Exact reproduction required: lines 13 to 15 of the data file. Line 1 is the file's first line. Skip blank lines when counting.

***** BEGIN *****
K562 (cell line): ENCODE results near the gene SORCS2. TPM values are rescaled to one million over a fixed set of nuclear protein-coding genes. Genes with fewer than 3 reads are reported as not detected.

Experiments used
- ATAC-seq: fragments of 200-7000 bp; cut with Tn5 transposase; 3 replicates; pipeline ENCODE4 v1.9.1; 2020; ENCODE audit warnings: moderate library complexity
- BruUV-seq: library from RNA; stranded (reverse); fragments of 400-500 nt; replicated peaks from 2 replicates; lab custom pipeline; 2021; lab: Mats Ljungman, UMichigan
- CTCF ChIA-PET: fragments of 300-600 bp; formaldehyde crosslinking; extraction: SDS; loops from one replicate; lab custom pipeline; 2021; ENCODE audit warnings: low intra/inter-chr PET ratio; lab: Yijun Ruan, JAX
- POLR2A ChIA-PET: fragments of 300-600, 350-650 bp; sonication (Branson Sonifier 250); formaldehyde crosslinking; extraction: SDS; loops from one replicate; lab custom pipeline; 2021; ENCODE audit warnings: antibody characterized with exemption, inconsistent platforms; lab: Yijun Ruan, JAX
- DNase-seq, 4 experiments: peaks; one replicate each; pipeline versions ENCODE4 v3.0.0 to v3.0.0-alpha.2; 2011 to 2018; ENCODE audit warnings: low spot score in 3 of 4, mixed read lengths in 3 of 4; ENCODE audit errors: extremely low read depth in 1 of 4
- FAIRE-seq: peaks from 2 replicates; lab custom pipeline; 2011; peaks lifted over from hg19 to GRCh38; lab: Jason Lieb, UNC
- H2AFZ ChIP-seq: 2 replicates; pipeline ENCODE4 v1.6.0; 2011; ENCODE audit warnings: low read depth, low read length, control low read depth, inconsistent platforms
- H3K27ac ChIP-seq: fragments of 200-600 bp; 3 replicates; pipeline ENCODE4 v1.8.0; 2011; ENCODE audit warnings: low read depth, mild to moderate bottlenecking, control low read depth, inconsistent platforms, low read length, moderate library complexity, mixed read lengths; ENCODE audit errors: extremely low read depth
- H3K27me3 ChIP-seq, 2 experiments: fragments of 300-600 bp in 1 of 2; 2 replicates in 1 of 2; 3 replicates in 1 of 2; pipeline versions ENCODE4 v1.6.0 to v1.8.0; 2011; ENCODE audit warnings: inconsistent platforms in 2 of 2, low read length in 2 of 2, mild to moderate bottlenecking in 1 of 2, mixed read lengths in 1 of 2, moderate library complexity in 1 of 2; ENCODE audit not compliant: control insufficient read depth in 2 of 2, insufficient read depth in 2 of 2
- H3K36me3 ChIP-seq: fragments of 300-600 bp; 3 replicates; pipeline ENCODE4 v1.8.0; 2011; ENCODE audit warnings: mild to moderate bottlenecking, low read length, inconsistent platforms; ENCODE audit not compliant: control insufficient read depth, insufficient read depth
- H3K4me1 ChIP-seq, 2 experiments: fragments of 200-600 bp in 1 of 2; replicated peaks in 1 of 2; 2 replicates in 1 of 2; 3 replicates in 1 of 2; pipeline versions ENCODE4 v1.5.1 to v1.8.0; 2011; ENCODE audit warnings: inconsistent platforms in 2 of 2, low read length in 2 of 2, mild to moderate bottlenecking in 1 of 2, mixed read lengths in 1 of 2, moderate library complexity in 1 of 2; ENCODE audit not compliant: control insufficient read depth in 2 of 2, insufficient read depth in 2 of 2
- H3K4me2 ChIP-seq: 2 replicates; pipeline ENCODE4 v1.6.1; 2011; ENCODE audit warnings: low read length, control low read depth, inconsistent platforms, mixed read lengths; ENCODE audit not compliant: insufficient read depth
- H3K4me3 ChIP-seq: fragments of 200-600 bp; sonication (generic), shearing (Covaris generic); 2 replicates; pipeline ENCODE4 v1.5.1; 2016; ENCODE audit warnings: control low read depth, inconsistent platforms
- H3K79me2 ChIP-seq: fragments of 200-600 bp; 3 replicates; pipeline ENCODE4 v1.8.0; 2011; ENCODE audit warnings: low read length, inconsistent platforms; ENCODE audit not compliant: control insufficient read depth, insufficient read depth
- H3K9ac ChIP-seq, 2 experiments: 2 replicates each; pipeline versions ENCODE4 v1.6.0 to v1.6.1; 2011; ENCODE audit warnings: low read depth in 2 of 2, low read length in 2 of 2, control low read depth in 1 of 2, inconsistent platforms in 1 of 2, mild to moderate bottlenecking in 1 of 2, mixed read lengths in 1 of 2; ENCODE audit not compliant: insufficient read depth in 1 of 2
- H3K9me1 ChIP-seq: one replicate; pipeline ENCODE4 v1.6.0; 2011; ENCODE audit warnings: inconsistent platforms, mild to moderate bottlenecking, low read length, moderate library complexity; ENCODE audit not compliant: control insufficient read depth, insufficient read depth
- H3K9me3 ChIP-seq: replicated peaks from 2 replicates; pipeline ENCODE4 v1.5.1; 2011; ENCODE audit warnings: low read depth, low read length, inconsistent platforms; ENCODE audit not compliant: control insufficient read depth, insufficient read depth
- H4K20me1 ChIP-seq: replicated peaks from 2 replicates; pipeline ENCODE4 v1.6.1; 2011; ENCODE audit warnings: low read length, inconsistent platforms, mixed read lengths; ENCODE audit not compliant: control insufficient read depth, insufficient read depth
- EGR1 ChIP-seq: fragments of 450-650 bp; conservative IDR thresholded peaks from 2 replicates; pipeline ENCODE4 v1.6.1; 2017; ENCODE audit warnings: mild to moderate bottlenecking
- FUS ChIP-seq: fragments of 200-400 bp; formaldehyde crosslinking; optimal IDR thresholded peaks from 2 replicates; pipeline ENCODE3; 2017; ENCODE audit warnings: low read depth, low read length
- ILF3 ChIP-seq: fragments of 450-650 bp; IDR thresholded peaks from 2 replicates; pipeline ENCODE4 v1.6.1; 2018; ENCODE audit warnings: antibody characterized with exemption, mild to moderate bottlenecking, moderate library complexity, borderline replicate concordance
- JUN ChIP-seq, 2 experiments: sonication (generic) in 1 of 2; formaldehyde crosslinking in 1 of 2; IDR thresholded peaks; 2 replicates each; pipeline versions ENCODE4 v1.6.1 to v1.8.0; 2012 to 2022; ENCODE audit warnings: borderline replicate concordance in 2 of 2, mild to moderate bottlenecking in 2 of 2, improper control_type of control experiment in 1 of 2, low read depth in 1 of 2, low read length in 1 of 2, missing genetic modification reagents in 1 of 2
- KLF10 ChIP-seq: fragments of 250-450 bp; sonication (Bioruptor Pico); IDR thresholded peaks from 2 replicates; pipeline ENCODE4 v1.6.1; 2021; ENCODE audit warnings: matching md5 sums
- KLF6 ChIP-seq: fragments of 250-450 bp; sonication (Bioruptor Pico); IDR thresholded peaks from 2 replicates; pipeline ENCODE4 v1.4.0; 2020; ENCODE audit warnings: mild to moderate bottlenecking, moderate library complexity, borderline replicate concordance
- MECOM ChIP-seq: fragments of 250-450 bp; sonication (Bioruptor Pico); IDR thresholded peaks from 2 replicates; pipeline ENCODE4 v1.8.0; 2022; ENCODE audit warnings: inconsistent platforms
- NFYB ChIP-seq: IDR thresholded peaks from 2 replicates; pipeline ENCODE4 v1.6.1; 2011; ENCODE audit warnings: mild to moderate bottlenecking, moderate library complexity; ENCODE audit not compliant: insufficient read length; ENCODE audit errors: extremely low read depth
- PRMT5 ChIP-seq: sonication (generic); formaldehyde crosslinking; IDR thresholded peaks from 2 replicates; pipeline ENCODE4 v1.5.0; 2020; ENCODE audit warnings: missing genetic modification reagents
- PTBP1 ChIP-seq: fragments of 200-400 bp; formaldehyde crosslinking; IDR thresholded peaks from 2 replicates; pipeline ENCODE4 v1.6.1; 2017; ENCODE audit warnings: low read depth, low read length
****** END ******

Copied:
- H3K4me1 ChIP-seq, 2 experiments: fragments of 200-600 bp in 1 of 2; replicated peaks in 1 of 2; 2 replicates in 1 of 2; 3 replicates in 1 of 2; pipeline versions ENCODE4 v1.5.1 to v1.8.0; 2011; ENCODE audit warnings: inconsistent platforms in 2 of 2, low read length in 2 of 2, mild to moderate bottlenecking in 1 of 2, mixed read lengths in 1 of 2, moderate library complexity in 1 of 2; ENCODE audit not compliant: control insufficient read depth in 2 of 2, insufficient read depth in 2 of 2
- H3K4me2 ChIP-seq: 2 replicates; pipeline ENCODE4 v1.6.1; 2011; ENCODE audit warnings: low read length, control low read depth, inconsistent platforms, mixed read lengths; ENCODE audit not compliant: insufficient read depth
- H3K4me3 ChIP-seq: fragments of 200-600 bp; sonication (generic), shearing (Covaris generic); 2 replicates; pipeline ENCODE4 v1.5.1; 2016; ENCODE audit warnings: control low read depth, inconsistent platforms